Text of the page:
Dave Liebman has an article up by Tom Alexander (with Dave Liebman) about searching for the perfect mouthpiece. On a cursory reading of this, one might take away that Links are the key to unlock your inner saxophone Budda. However, I think the point of the article is that one should pick something not to open, not too closed, not to dark and not too bright. Akin to Goldilocks and her porridge.
I think they sorta missed the point about “vintage”. Most all those guys were playing on rather new horns in that time period. Coleman Hawkins wasn’t playing on a 1910’s tenor when he was dishing out Body and Soul in 1939? Coltrane’s horn before he died was a Mark VI serial number 125571, dated 1965. Not the horn he used to record Giant Steps (whatever happened to that horn?). Most of these guys had new or new-ish horns. Not “vintage” in their day. Who’s to say that if Yamaha had been making instruments when Coltrane was alive that Coltrane wouldn’t have played one? And mouthpieces…..were there that many choices back then? I mean, nowadays we have hundreds of people and companies making and modifying mouthpieces. Back in the 1960s? I dunno, but I’d be surprised if the number was a two digit number. And earlier…..I’d be surprised if it was more than a couple.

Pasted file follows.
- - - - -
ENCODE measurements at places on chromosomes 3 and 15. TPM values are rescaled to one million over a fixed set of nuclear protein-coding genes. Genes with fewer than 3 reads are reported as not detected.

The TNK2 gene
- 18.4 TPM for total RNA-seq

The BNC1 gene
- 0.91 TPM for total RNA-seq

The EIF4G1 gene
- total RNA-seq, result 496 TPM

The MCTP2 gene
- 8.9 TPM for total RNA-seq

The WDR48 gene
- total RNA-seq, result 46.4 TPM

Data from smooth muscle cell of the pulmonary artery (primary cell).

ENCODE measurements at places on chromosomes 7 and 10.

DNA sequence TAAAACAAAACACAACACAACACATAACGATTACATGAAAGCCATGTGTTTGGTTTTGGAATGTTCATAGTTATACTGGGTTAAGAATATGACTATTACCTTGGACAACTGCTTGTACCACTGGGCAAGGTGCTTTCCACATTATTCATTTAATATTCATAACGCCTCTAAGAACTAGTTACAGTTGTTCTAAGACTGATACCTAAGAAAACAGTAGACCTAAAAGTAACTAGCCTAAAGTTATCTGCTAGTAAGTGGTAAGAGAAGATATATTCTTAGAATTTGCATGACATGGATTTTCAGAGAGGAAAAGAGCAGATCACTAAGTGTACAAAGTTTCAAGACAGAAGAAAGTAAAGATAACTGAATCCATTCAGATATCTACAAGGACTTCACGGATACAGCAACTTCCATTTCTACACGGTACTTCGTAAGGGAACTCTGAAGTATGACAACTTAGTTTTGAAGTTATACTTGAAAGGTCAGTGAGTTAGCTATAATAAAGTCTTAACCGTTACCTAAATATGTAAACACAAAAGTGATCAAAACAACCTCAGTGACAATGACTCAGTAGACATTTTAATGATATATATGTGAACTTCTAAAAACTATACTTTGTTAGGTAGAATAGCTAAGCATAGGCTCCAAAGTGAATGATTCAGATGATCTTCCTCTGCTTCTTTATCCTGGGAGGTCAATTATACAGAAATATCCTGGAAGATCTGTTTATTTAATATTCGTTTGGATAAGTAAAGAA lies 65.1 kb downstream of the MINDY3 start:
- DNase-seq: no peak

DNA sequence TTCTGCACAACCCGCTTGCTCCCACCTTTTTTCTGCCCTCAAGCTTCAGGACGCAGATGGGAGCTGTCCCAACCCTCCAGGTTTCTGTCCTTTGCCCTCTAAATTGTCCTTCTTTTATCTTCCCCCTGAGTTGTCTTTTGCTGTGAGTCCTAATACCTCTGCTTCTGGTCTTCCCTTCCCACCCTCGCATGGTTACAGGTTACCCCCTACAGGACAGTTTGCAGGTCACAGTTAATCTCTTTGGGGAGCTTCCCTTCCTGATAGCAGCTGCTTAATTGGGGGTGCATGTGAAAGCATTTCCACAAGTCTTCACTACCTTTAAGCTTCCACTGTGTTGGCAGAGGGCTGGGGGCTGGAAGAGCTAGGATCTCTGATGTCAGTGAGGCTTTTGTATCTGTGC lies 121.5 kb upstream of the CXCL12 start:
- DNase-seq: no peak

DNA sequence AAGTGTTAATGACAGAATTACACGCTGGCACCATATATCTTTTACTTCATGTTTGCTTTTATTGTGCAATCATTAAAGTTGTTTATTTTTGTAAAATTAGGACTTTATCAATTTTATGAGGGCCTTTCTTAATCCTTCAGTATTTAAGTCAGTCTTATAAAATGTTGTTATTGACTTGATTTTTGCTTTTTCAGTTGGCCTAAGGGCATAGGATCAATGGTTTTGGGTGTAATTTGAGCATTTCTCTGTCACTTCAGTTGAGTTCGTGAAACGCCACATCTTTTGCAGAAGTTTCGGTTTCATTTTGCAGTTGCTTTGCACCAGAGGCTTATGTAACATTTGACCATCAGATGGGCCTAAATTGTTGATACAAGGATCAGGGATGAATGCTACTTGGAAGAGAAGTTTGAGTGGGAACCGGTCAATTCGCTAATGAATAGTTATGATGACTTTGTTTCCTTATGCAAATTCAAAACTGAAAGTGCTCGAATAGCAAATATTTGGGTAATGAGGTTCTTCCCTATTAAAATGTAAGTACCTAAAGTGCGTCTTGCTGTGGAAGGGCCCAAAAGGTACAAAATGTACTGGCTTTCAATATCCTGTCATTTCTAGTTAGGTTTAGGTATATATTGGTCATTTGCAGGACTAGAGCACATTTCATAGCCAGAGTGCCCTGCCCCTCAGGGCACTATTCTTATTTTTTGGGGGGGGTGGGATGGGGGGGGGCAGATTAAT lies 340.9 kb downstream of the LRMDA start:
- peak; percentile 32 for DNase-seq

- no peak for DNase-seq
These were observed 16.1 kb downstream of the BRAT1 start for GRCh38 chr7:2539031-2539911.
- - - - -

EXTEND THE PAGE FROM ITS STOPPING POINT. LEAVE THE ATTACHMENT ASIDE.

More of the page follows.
Point is I guess, get something that is good, but not so wide open that you can park a truck in it, and not something so small that you’d have to find the opening with an electron microscope. Stick with it. Learn it. And having a good horn will help (Mark VI optional).